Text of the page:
But at these words Cardinal Bonpre turned to her with a reproving gesture.
|I pray you do not call me holy, my daughter,| he said earnestly, the old shadows of pain and prote gathering in his eyes, |Nothing can make me more sorrowful than to hear such an epithet applied to one who is so full of errors and sins as myself. Try to look upon me just as I am, -- merely an old man, nearing the grave, with nothing of merit in me beyond the desire to serve our Lord and obey His commands, -- a desire which is far stronger than the practical force to obey it. Much that I would do I cannot; and in much that I attempt I fail. Come to me, my child.|
Here, interrupting himself, he bent down, and putting his arms tenderly round Fabien, lifted him bodily, crutch and all, and carried him into the next room, and as he did so, the young Manuel glided in before him, and stood beside his chair, his blue eyes shining with a soft and eager light of interest, and a little smile lifting the delicate upper curve of his lips as he looked on. Fabien meanwhile, perched on the Cardinal's knee, and held close in the Cardinal's arms, was not at all frightened, -- he simply sat, contented, gazing up confidingly at the pale venerable face above him. Henri and Babette, having as they considered, got their way, stayed at the door half afraid to enter, and their mother peered over their heads at the little scene in mingled awe and curiosity.
|My poor child,| then said the Cardinal gently -- |I want you to understand quite clearly how sorry I am for you, and how willingly I would do anything in the world to make you a strong, well, and happy boy. But you must not fancy that I can cure you. I told your little friends yesterday that I was not a saint, such as you read about in story-books, -- and that I could not work miracles, because I am not worthy to be so filled with the Divine Spirit as to heal with a touch like the better servants of our Blessed Lord. Nevertheless I firmly believe that if God saw that it was good for you to be strong and well, He would find ways to make you so. Sometimes sickness and sorrow are sent to us for our advantage, -- sometimes even death comes to us for our larger benefit, though we may not understand how it is so till afterwards. But in Heaven everything will be made clear; and even our griefs will be turned into joys, -- do you understand?|
|Yes,| murmured Fabien gravely, but two large tears welled up in his plaintive eyes as the faint glimmer of hope he had encouraged as to the possibility of his being miraculously cured by the touch of a saintly Cardinal, expired in the lonely darkness of his little afflicted soul.
|That is well,| continued the Cardinal kindly -- |And now, since it is so difficult for you to kneel, you shall stay where you are in my arms, -- so!| -- and he set him on his knee in a position of even greater comfort than before, |You shall simply shut your eyes, and clasp your little hands together as I put them here,| -- and as he spoke he crossed the child's hands on his silver crucifix-|And I will ask our Lord to come and make you well, -- for of myself I can do nothing.|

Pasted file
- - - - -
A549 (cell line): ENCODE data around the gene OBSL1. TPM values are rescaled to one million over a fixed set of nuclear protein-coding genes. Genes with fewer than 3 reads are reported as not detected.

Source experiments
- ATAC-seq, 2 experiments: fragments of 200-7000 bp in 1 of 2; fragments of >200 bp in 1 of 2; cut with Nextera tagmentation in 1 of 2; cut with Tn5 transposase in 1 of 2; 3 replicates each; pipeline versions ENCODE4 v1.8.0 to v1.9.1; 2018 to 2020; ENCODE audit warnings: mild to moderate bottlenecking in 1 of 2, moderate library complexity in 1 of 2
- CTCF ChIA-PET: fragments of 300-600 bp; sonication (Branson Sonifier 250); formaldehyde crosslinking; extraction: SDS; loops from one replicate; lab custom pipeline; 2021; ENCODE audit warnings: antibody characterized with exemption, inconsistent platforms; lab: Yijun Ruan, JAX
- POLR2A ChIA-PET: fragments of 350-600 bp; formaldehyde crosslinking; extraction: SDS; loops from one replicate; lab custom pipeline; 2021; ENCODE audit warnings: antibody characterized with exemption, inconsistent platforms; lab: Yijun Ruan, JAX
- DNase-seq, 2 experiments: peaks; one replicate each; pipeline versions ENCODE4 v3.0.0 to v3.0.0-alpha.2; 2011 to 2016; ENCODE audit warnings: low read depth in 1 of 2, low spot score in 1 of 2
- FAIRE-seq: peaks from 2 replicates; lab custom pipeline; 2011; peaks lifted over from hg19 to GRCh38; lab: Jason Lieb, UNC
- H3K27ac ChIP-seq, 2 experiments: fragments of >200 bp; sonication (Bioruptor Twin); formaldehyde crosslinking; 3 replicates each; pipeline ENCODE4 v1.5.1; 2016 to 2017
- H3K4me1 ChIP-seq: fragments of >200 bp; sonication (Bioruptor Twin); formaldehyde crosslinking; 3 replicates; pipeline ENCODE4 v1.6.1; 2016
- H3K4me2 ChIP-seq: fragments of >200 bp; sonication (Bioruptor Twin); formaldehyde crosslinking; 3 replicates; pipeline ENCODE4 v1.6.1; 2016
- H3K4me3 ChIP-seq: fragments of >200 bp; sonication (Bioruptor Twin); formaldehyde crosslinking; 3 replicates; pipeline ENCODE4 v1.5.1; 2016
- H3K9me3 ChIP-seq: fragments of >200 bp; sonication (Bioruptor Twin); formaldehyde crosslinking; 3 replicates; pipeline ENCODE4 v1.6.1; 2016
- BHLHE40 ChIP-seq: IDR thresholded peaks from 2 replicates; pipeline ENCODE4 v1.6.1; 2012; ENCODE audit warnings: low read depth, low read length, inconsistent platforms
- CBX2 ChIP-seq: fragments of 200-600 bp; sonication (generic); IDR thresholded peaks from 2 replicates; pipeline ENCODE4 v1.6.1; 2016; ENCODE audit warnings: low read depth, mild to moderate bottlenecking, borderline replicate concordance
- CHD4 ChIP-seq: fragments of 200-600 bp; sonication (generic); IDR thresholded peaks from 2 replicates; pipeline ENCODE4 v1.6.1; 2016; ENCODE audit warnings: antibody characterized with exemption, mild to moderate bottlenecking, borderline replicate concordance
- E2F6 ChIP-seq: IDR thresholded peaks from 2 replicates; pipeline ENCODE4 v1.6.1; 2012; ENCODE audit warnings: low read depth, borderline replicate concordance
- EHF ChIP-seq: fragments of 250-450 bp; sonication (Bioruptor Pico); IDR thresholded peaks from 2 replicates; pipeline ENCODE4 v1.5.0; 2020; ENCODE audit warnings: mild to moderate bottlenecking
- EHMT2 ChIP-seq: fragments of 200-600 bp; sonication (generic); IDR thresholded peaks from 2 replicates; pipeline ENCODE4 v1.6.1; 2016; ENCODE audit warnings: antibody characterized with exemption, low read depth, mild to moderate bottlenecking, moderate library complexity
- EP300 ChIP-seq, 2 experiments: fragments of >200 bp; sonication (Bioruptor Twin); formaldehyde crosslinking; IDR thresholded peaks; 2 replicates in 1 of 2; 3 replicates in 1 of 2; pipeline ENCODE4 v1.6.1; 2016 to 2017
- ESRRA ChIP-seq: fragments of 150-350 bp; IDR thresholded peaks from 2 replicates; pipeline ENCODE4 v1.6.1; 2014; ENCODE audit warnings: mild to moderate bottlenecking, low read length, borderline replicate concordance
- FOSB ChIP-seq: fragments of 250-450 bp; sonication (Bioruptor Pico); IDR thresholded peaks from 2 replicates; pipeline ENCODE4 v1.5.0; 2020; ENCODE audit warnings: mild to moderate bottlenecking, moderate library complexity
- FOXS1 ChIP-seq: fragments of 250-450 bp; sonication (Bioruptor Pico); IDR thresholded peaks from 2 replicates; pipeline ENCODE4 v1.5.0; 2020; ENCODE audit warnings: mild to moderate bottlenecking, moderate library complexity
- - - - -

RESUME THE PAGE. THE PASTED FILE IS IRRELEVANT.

At these words Henri and Babette glanced at each other questioningly, and then as if simultaneously moved by some inexplicable emotion, dropped on their knees, -- their mother, too stout and unwieldy to do this with either noiselessness or satisfaction to herself, was contented to bend her head as low as she could get it. Manuel remained standing. Leaning against the Cardinal's chair, his eyes fixed on the crippled Fabien, he had the aspect of a young Angel of compassion, whose sole immortal desire was to lift the burden of sorrow and pain from the lives of suffering humanity. And after a minute or two passed in silent meditation, the Cardinal laid his hands tenderly on Fabien's fair curly head and prayed aloud.
|Oh merciful Christ! Most pitying and gentle Redeemer! -- to Whom in the days of Thy sacred life on earth, the sick and suffering and lame and blind were brought, and never sent away unhealed or uncomforted; consider, we beseech Thee, the sufferings of this Thy little child, deprived of all the joys which Thou hast made so sweet for those who are strong and straight in their youth, and who have no ailment to depress their courage or to quench the ardour of their aspiring souls. Look compassionately upon him, oh gentle King and Master of all such children! -- and even as Thou wert a child Thyself, be pleased to heal him of his sad infirmity. For, if Thou wilt, Thou canst make this bent body straight and these withered muscles strong, -- from death itself Thou canst ordain life, and nothing is impossible to Thee! But above all things, gracious Saviour, we do pray Thee so to lift and strengthen this child's soul, that if it is destined he should still be called upon to bear his present pain and trouble, grant to him such perfection in his inward spirit that he may prove worthy to be counted among Thy angels in the bright Hereafter. To Thy care, and to Thy comfort, and to Thy healing, great Master, we commend him, trusting him entirely to Thy mercy, with perfect resignation to Thy Divine Will. For the sake and memory of Thy most holy childhood mercifully help and bless this child! Amen!|